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The isNaN() and Number.isNaN() methods in vanilla JS

In JavaScript, NaN means Not A Number.

It’s often the output when trying to using number methods or math operators with things that aren’t numbers.

// These all return NaN
let zero = 0 / 0;
let money = parseFloat('$$');
let round = Math.round('42abc');

However, because JavaScript is often weird, checking if a value is equal to NaN always validates as false, even if the value is NaN.

// This will log "Not NaN", which is absurd
if (NaN === NaN) {
	console.log(`It's NaN!`);
} else {
	console.log('Not NaN');

JavaScript has two methods, isNaN() and Number.isNaN(), to deal with this.

The isNaN() method

The isNaN() method is the original method for checking if something is not a number. It attempts to coerce whatever is passed in as an argument into a number, and then checks the result.

These examples were taken from MDN.

// These all return true
isNaN(0 / 0);

// These all return false

// strings
isNaN('37');      // false: "37" is converted to the number 37 which is not NaN
isNaN('37.37');   // false: "37.37" is converted to the number 37.37 which is not NaN
isNaN("37,5");    // true
isNaN('123ABC');  // true:  parseInt("123ABC") is 123 but Number("123ABC") is NaN
isNaN('');        // false: the empty string is converted to 0 which is not NaN
isNaN(' ');       // false: a string with spaces is converted to 0 which is not NaN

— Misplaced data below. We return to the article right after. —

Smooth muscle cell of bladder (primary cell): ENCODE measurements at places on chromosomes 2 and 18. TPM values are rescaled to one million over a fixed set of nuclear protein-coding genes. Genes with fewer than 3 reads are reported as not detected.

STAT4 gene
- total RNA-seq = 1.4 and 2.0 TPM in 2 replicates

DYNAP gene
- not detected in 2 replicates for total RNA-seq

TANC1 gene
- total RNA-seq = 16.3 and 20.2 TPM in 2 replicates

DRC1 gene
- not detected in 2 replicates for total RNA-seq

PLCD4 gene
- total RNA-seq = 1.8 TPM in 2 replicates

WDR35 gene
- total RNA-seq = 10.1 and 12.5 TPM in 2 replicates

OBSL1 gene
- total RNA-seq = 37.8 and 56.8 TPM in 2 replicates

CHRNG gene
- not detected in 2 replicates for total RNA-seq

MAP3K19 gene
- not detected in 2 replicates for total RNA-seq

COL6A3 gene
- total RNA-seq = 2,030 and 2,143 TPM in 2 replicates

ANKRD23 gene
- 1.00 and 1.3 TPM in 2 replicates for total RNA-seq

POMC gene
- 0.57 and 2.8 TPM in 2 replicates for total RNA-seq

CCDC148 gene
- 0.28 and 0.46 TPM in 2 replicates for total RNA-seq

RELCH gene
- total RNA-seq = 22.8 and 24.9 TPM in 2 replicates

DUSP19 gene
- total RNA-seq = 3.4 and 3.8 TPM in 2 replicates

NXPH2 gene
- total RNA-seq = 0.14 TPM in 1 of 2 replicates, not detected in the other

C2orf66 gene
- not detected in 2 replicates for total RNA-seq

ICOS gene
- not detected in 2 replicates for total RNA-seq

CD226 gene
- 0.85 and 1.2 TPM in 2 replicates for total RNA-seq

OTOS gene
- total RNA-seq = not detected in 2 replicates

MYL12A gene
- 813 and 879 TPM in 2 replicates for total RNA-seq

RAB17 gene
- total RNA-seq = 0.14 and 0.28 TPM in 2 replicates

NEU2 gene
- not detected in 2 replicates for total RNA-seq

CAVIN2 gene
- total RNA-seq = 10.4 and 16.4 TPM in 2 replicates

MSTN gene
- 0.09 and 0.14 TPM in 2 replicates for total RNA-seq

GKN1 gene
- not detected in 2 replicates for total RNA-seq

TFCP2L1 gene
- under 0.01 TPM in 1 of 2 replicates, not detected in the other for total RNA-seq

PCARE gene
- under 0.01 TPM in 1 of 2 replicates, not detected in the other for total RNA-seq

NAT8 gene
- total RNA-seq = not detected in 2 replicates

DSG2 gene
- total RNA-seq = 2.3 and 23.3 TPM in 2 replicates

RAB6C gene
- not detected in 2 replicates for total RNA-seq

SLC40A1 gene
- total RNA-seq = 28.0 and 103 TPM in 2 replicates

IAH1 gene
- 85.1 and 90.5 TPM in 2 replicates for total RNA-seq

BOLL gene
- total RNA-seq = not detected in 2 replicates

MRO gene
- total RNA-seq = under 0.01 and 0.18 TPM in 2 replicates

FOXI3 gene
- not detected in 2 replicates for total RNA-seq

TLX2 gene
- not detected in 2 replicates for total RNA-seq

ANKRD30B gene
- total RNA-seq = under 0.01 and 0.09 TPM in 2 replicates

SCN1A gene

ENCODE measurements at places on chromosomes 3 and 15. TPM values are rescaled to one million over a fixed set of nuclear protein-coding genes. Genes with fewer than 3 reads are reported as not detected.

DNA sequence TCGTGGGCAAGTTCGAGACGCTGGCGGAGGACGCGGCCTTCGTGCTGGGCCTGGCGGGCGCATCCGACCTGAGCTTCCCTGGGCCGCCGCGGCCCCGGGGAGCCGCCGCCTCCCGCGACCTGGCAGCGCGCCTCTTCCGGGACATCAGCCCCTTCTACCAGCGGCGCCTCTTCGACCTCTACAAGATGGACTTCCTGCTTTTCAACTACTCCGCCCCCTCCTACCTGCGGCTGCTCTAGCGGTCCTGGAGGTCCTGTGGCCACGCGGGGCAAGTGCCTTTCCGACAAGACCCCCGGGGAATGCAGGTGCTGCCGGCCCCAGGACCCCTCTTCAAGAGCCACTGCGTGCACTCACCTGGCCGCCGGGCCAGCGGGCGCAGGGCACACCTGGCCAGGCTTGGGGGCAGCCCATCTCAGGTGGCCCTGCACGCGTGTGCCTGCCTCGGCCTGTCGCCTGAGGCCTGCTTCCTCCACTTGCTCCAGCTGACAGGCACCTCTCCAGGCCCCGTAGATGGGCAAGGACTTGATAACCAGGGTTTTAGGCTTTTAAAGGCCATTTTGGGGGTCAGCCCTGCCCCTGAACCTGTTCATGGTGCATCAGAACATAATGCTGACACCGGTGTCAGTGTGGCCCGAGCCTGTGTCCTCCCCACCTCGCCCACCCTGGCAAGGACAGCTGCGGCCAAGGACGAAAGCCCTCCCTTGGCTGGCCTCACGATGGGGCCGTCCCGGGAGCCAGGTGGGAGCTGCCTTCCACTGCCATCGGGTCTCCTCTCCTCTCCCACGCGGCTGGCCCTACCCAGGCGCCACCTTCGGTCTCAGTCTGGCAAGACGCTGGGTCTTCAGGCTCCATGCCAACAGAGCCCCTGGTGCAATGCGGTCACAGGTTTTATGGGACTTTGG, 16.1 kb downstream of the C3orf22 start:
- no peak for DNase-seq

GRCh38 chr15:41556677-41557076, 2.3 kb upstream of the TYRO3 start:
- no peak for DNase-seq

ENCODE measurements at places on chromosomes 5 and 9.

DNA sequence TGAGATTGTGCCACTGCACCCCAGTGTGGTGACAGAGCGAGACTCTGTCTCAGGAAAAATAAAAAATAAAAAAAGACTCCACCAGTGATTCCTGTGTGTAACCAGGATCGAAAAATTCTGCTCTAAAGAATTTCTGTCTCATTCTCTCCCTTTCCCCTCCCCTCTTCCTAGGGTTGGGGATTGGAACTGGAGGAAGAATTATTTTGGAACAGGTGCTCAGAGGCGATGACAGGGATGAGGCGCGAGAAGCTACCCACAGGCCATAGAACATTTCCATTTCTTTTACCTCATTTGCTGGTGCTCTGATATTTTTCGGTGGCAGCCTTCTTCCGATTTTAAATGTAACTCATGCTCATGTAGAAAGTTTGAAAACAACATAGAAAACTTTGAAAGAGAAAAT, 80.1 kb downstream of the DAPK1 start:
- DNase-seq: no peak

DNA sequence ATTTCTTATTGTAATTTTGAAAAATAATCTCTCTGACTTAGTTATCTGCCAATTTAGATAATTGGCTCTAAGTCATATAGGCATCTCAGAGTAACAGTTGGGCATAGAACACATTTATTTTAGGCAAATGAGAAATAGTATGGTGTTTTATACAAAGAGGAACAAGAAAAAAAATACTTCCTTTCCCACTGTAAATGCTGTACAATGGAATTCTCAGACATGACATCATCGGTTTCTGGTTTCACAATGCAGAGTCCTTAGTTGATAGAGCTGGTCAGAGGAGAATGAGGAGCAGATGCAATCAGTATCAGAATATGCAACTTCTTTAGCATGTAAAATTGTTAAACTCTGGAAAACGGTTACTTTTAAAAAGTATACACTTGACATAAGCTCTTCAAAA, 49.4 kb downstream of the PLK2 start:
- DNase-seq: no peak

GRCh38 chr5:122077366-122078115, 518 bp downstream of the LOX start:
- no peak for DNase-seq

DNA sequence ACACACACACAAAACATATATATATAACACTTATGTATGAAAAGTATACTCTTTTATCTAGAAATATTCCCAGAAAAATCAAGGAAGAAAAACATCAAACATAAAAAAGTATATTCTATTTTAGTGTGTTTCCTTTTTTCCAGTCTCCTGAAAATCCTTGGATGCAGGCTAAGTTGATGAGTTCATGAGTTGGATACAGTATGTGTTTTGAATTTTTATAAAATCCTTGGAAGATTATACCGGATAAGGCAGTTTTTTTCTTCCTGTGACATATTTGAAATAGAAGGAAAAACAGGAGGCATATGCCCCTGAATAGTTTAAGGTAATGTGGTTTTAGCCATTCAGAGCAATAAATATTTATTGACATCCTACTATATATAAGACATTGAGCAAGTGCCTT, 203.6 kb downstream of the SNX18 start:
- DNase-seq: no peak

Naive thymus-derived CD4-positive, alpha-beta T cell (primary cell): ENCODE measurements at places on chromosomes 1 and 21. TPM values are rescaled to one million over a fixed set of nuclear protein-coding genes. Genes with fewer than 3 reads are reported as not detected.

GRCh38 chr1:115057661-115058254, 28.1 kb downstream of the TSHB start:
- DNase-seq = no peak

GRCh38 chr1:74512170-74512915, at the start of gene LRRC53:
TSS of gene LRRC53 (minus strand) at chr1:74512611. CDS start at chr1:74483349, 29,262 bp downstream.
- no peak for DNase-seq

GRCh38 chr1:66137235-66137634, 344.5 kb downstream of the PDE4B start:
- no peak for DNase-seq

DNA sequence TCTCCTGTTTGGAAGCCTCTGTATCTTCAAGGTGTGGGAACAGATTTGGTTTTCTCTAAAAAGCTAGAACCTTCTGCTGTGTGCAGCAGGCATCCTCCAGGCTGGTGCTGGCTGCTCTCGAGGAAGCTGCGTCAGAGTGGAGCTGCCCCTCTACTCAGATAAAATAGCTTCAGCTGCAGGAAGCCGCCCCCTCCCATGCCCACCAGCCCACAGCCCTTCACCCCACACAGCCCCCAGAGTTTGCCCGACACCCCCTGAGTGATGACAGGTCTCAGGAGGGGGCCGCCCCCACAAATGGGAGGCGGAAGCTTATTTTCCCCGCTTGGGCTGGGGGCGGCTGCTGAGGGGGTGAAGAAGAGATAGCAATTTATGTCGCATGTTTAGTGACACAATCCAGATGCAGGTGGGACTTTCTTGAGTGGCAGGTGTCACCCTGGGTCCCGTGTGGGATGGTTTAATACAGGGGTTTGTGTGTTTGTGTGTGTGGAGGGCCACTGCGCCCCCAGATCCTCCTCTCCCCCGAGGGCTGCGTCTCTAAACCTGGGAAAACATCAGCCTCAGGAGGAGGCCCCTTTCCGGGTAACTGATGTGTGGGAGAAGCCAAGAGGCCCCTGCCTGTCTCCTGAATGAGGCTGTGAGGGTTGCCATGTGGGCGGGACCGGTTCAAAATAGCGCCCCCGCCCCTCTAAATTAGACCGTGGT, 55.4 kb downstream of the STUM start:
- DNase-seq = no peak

// dates
isNaN(new Date());                // false
isNaN(new Date().toString());     // true

// This is a false positive and the reason why isNaN is not entirely reliable
// returns true
// Parsing this as a number fails and returns NaN

MDN describes isNaN('blabla') returning true as a “false positive.” That’s odd to me. It’s not literally NaN, but it’s also very much not a number.

That said, I think it’s a bit confusing the new Date() returns false, but new Date.toString() returns true.

The Number.isNaN() method

The Number.isNaN() method is a modern JS method that lacks IE support and attempts to address some of the perceived inconsistencies with how the original isNaN() method validates values.

// These all return true
Number.isNaN(0 / 0);

// These would have been true with global isNaN()
// They return false with Number.isNaN()
Number.isNaN(new Date().toString());

// These all return false
Number.isNaN(' ');

The Number.isNaN() method does not coerce values. As a result, things like blabla and undefined, which previously would have returned a true value with isNaN() now return false.

It is instead checking if the value is literally NaN, and nothing else.

How do you use these methods (and which one should you use)?

You should use Number.isNaN(), because it literally checks if the value is NaN and does nothing else, which is more consistent.

Use the Number.isNaN() method whenever you get a value that should be a number, and are going to do some sort of math or operation with it that would break if its not.

For example, here’s a function to convert Fahrenheit to Celsius.

function fToC (t) {
	let temp = parseFloat(t);
	return (temp - 32) * (5 / 9);

If you passed in '32' as a string, parseFloat() would convert it to the 32 and the math would work. But, if you passed in 'abc', it would break.

Let’s add a check using Number.isNaN().

function fToC (t) {
	let temp = parseFloat(t);
	if (Number.isNaN(temp)) {
		throw 'Not a valid temperature';
	return (temp - 32) * (5 / 9);

Now, we can preemptively catch errors.